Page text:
Competition in the Health Care Marketplace

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Competition in health care markets benefits consumers because it helps contain costs, improve quality, and encourage innovation. The Federal Trade Commission's job as a law enforcer is to stop firms from engaging in anticompetitive conduct that harms consumers. The agency also provides guidance to market participants -- including physicians and other health professionals, hospitals and other institutional providers, pharmaceutical companies and other sellers of health care products, and insurers -- to help them comply with the nation's antitrust laws.

Additionally, the Commission and its staff undertake a variety of other activities to promote competition in health care. One key area is research and reports on competition issues in health care and, in the past, has included such matters as: empirical studies of generic drug entry, contact lens sales, and mail order pharmacies; economic analyses of the effects of mergers involving non-profit hospitals and of state "any willing provider" laws; and a series of public hearings in 2003 on a wide range of issues in health care.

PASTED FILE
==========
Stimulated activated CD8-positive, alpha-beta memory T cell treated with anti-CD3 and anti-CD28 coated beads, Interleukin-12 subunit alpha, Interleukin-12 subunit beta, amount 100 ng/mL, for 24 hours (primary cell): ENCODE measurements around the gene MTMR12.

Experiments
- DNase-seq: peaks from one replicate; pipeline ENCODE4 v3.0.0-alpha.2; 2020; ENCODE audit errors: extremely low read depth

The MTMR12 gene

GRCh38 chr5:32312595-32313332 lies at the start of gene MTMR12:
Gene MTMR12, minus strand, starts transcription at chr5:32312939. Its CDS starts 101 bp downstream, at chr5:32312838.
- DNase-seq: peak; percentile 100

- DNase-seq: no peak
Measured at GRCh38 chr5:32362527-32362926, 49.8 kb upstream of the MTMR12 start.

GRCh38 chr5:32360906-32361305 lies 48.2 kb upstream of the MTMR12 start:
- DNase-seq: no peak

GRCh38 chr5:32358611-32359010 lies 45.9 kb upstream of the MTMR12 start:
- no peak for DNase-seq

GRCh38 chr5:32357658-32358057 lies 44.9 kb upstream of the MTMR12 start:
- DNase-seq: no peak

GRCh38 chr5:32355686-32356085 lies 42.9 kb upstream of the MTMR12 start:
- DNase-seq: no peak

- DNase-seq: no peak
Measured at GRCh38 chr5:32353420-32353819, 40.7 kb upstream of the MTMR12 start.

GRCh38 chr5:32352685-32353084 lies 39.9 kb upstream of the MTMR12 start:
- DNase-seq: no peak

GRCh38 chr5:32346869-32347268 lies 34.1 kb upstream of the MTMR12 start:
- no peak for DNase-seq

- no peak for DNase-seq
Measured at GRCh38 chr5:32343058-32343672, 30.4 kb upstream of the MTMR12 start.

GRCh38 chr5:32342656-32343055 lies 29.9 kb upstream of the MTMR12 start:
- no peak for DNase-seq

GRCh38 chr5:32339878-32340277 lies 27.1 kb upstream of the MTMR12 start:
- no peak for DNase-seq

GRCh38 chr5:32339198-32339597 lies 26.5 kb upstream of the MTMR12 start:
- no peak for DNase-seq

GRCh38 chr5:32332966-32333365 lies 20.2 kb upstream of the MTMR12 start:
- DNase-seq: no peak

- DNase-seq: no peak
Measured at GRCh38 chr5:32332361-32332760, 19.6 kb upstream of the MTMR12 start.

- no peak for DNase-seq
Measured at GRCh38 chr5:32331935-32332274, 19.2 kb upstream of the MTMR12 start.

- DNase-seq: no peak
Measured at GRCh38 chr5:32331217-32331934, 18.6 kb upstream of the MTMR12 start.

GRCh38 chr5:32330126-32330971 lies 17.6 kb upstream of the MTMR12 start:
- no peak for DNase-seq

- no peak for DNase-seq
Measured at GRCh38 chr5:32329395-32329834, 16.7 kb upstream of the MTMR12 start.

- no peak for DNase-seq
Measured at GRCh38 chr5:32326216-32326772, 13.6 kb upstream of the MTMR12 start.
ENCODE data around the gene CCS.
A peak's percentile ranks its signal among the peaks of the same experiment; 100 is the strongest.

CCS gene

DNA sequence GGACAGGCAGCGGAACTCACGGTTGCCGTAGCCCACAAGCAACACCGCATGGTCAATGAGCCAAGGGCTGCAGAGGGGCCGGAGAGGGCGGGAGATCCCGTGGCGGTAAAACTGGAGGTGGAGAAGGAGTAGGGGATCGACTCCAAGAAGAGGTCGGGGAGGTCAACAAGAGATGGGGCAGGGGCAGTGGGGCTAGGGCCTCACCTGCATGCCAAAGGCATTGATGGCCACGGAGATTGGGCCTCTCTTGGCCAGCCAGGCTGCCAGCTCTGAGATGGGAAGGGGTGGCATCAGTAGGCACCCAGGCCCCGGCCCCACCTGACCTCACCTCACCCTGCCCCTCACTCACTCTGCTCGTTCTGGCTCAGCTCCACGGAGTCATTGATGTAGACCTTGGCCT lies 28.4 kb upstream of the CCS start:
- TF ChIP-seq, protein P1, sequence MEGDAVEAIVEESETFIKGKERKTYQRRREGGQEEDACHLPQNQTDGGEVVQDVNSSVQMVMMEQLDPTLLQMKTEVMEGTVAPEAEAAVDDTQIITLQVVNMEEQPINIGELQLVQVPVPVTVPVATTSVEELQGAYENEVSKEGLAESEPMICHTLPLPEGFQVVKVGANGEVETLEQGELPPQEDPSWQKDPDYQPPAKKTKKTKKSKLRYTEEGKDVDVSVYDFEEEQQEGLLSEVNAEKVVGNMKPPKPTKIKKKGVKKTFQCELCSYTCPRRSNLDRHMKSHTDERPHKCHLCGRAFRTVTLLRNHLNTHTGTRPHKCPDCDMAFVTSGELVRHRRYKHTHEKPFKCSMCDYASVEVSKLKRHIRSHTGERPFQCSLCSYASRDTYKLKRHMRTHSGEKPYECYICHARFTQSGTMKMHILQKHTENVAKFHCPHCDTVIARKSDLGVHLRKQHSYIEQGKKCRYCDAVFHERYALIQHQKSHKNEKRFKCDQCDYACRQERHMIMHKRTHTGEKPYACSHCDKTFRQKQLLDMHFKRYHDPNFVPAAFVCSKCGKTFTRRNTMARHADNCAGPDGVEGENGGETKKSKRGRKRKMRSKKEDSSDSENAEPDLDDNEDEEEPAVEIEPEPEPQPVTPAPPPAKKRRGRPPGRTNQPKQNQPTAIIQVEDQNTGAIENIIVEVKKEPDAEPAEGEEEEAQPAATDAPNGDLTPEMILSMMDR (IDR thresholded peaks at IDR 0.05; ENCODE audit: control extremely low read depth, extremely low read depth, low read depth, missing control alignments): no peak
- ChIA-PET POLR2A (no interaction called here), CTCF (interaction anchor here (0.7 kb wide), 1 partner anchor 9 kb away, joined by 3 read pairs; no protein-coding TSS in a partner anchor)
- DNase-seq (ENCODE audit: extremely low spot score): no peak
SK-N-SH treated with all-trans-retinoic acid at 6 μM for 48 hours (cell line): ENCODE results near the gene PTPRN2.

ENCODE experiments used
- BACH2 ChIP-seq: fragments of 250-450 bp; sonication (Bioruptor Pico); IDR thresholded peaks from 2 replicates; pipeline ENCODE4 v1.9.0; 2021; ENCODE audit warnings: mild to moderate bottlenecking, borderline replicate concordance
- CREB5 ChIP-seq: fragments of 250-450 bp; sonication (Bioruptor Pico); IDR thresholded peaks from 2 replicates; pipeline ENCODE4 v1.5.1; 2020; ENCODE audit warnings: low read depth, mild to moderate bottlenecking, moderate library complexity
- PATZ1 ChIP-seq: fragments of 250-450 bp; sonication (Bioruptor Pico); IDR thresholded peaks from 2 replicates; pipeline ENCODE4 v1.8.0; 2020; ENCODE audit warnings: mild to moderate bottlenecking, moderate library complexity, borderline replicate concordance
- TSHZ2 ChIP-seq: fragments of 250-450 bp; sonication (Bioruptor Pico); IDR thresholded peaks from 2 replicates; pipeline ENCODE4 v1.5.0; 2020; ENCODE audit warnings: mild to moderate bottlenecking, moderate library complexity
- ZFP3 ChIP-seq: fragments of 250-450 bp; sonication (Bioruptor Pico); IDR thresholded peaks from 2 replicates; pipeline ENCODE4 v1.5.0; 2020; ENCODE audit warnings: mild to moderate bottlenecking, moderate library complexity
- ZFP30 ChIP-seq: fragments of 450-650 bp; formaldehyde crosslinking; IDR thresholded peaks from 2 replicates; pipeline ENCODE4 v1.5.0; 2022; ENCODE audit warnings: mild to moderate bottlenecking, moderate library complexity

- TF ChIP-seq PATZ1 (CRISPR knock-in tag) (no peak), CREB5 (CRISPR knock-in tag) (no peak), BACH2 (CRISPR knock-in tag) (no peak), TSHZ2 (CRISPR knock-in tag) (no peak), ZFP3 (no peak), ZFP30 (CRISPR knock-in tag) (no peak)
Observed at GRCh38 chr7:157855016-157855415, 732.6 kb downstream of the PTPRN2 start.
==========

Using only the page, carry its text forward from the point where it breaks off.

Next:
Another broad area of activity is competition advocacy. Aside from speeches to market participants, the FTC and its staff advise federal and state governmental bodies on competition issues in health care, in an effort to provide policymakers with a sound basis for assessing the implications for competition and consumers of proposed legislative or regulatory actions.

This web site provides information about the full range of FTC activities to protect and promote competition in health care markets.

Core Health Care Competition Documents

Health Care Initiatives

Contact information for Bureau of Competition staff on health care matters